The Island’s troubled fishing industry will be a major focus of the Chilmark annual town meeting on Monday night.
In a town meeting warrant otherwise characterized as “very noncontroversial” by the chairman of the Chilmark board of selectmen, J.B. Riggs Parker, “the shellfish articles will obviously get much of the attention on the meeting floor.”
The town meeting begins on Monday night at 7:30 p.m. at the Chilmark Community Center; longtime moderator Everett Poole will preside over the session.
There are 24 items on the warrant, and four of them are concerned directly with fishing. Another is indirectly related, in that it addresses water quality in the Tisbury Great Pond..
One article would establish a new shellfish steering committee to advise selectmen on propagation and enforcement issues and work with the shellfish department on propagation.
The five members of the committee would be appointed for three years, although initially one would be appointed for a single year and two others for two and three years respectively.
Another article would create a new position of shellfish propagation officer, at a cost of $50,306, to begin on June 1. Another would appropriate $15,000 to fund the first year of a five-year shellfish restoration program.
Another article would rescind a measure adopted last year defining those who qualify as commercial fishermen, and place the power of determining who is and is not a commercial fisherman in the hands of the board of selectmen.
Another article seeks approval to spend $12,000 on the assessment of water quality in the Tisbury Great Pond through the Massachusetts Estuaries project. The money would make up the final third of the cost of the three-year project.
Apart from the fisheries-related issues, Mr.. Parker said, there were only “a couple of items [on the warrant] that jump out at you” as being other than straightforward financial housekeeping.
The proposed operating budget for fiscal year 2008 is just over $6 million, an increase of 2.83 per cent over the previous year. The major cost increase can be tracked to in a 3.6 per cent cost of living increase, across the board to staff.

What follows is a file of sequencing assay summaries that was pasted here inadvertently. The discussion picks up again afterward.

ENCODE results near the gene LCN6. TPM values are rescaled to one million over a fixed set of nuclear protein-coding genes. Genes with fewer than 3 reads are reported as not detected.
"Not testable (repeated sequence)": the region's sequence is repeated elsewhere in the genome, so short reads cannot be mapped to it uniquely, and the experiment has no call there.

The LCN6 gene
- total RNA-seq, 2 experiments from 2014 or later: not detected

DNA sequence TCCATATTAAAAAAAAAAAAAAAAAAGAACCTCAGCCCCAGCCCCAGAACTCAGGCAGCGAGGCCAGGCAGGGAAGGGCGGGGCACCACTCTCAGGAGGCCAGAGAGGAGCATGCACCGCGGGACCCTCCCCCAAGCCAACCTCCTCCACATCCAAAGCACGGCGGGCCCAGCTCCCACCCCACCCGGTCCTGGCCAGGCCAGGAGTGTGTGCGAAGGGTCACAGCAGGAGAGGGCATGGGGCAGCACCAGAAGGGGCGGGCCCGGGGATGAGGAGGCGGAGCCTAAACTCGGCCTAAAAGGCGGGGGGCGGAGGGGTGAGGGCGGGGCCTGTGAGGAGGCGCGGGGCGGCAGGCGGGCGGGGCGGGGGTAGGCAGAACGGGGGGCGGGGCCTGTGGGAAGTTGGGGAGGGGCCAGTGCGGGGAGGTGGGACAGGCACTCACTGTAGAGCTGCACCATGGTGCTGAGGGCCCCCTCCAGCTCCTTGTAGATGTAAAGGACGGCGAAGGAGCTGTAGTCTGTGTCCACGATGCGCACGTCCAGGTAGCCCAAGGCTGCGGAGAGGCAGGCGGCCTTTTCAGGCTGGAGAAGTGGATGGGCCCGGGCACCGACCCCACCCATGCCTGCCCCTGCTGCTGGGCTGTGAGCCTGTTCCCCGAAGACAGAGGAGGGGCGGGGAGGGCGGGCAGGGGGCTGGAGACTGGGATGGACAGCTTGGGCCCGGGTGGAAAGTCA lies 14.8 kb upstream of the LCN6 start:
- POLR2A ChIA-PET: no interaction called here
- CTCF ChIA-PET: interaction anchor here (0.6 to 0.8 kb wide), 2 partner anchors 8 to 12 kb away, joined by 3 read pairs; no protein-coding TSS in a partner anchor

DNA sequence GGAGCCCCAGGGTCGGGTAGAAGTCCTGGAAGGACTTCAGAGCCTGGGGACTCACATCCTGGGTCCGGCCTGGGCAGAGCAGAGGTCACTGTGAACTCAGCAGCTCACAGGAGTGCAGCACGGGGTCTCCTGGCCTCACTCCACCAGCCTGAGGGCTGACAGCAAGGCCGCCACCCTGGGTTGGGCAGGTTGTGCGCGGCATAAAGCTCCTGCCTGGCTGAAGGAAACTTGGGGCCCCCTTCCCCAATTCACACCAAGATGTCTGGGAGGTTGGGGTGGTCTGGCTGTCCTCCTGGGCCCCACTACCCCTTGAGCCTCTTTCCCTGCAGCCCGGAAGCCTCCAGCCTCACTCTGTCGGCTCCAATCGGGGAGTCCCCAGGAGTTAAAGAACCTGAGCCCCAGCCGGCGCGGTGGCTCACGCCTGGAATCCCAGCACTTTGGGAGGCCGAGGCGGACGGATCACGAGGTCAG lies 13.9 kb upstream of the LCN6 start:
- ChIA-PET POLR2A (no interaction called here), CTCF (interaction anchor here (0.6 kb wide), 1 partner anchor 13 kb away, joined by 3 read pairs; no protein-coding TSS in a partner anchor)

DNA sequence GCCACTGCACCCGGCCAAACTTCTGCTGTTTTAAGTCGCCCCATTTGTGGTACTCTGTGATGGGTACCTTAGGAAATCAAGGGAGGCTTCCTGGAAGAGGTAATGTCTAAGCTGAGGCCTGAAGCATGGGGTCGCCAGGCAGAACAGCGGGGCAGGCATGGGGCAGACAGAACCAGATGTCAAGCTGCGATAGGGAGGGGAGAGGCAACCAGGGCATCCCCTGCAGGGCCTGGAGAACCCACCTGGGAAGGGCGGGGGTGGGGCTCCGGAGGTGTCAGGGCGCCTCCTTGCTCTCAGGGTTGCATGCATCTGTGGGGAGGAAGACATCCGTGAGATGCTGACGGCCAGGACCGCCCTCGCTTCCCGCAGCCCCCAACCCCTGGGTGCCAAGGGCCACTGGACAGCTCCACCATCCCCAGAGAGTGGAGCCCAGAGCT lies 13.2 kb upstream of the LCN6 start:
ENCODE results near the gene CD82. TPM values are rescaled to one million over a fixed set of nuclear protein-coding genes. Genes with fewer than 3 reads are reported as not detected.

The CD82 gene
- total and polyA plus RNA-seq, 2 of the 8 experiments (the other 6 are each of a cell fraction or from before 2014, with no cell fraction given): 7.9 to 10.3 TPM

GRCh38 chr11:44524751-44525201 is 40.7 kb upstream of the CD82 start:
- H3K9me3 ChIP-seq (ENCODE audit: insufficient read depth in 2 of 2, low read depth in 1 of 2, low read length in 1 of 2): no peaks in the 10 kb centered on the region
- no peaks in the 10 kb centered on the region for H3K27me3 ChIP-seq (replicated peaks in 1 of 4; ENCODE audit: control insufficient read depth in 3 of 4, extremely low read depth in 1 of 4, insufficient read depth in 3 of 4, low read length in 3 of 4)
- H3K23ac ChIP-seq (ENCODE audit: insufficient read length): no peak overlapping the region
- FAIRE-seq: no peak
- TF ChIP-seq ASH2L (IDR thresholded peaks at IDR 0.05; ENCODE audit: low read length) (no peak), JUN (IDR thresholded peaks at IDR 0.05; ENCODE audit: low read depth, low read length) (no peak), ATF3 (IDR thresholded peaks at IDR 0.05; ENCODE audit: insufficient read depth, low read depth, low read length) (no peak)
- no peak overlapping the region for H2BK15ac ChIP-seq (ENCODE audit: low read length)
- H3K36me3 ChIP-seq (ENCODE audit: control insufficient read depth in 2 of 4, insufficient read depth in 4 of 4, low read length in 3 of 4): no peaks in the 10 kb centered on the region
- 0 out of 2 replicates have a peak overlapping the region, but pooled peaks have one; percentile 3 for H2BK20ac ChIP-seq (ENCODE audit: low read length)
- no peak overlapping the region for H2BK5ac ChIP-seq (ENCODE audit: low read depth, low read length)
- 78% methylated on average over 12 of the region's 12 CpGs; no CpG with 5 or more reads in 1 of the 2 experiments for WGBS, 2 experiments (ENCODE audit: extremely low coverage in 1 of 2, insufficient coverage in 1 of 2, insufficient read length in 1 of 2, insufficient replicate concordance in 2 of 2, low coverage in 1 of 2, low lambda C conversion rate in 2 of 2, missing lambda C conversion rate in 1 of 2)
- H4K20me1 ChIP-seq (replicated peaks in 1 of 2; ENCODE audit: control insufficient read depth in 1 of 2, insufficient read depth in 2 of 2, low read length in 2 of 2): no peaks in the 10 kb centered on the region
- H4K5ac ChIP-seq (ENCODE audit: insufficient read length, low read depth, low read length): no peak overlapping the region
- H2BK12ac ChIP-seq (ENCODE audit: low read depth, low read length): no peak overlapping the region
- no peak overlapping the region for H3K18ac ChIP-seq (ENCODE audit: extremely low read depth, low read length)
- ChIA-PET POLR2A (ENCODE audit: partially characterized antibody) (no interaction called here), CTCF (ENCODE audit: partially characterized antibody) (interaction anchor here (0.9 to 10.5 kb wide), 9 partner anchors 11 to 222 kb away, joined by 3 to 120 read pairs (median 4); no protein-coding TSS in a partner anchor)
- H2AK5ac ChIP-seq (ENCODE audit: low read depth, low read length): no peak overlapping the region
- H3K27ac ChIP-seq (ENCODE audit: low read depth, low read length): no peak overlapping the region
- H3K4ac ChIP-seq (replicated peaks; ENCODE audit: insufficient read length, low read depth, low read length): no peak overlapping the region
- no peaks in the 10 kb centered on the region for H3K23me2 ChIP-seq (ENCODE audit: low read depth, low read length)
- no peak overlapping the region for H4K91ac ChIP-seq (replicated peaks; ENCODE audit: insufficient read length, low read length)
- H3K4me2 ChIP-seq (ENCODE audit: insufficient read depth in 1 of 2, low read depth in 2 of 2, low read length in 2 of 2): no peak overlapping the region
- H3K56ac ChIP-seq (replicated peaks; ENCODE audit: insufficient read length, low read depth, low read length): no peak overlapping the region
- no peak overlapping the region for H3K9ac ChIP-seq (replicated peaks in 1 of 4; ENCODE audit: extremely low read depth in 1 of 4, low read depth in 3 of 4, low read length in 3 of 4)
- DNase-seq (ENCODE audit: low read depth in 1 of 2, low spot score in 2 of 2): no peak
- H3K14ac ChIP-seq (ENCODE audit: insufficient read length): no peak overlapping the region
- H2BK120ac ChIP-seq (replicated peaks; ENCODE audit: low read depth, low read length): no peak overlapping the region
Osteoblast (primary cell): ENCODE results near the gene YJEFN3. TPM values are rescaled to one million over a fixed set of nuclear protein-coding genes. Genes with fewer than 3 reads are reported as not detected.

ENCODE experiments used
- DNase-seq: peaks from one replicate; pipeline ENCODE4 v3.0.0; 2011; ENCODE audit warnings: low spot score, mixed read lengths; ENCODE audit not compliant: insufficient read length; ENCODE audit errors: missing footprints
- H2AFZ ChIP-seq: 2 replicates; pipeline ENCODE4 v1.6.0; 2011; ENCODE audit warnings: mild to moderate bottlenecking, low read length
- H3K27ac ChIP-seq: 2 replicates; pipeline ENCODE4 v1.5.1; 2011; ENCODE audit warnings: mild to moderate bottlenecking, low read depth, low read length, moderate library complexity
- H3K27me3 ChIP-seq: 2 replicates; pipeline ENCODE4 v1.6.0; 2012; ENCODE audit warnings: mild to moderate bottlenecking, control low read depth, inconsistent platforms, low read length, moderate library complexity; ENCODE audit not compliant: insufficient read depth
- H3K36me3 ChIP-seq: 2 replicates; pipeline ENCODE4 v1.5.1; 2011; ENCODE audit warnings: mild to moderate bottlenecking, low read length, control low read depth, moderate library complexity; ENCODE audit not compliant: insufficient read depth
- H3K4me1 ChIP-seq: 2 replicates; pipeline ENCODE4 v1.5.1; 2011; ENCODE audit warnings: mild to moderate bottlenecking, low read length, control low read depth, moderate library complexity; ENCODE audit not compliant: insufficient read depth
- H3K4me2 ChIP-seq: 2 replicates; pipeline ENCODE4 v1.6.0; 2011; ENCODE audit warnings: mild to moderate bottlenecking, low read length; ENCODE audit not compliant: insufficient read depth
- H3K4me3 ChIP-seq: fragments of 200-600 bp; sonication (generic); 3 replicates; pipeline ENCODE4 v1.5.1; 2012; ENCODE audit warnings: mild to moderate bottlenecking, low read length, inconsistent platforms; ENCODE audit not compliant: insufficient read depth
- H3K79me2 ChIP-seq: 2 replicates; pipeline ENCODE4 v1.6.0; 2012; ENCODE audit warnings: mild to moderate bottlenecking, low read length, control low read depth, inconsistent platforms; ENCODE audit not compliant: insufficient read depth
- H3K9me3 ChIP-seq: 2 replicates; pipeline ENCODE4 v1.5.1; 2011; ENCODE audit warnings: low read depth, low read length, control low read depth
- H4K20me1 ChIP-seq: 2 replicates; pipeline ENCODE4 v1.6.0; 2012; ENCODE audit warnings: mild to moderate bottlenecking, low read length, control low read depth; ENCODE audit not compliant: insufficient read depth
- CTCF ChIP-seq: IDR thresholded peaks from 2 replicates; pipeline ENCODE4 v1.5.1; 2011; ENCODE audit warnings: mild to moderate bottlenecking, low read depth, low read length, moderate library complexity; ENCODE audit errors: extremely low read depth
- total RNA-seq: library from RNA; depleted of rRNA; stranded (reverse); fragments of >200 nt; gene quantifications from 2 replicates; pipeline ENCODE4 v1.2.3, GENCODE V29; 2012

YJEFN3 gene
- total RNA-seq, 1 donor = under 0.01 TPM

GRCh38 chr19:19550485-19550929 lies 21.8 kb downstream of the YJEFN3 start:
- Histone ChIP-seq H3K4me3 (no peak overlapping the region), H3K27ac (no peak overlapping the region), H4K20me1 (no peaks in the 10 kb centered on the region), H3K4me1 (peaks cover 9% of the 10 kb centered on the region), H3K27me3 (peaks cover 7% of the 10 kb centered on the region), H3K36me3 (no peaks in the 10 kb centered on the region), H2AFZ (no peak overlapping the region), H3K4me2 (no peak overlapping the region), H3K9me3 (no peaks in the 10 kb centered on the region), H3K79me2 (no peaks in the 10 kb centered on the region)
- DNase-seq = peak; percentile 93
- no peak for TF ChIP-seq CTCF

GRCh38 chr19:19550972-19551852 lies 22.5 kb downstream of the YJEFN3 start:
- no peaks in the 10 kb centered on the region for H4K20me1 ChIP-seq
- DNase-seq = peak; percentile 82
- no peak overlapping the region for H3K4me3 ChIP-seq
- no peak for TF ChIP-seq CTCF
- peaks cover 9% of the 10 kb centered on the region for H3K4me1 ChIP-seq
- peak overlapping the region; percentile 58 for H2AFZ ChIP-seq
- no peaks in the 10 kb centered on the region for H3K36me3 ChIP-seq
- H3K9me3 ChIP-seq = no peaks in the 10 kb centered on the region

“We anticipate a very quiet budget meeting,” Mr... Parker said, and contrasted the likely course of the Chilmark meeting with some of the more lively recent meetings of down-Island towns.
“We very uncontroversial here,” he said, continuing:
“If you look at the budget the items that jump out at you are the ambulance service, which is up over 20 per cent, and that’s because there will be a new coordinator for advanced life support services, with a big salary in there. We’re expanding the Tri-town ambulance service.
“And the beach committee [cost] is up because we will have extra hours at Squibnocket Beach this year.”
Benefits are up because there are three new benefitted positions included, including the new shellfish propagation agent which may or may not come to pass.
The fire chief is now taking benefits and there is an administrative assistant.
The only other item likely to be questioned is a new truck for the fire department, the cost of which has escalated to almost $415,000, more than double the original estimate.
The brush breaker truck is an all-terrain, four-wheel-drive fire truck built to barge its way through scrub to otherwise inaccessible fires in the woods or in remote homes.
“The brush breaker for the fire department will probably attract some attention,” Mr.. Parker predicted. “I mean, you could buy a Bentley for that amount.”
Other articles on the warrant include a request for $122,737 to pay for prior year assessments for the Vineyard Transit Authority, and another seeking $50,000 to carry out a state-mandated revaluation of all Chilmark properties in fiscal year 2009.
The last article on the warrant seeks the appointment of three representatives to help draft guidelines and regulations for an Island-wide Energy District of Critical Planning. Any recommendations would have to go back to a town meeting for approval before it was sent to the Martha’s Vineyard Commission.
A school-related article proposes amending the up-Island regional school agreement to require any town in the district to pay 80 per cent of the capital costs for a school facility that it owns, regardless of enrollment. The remaining two towns would split the remaining 20 per cent according to enrollment numbers.
All the spending articles have the endorsement of the town finance advisory committee.
The annual town election will be held on Wednesday at the community center. Polling hours are from noon to 8 p.m. There is only one contest on the ballot: a race between Mr... Parker the incumbent selectman and challenger Karsten David Larsen.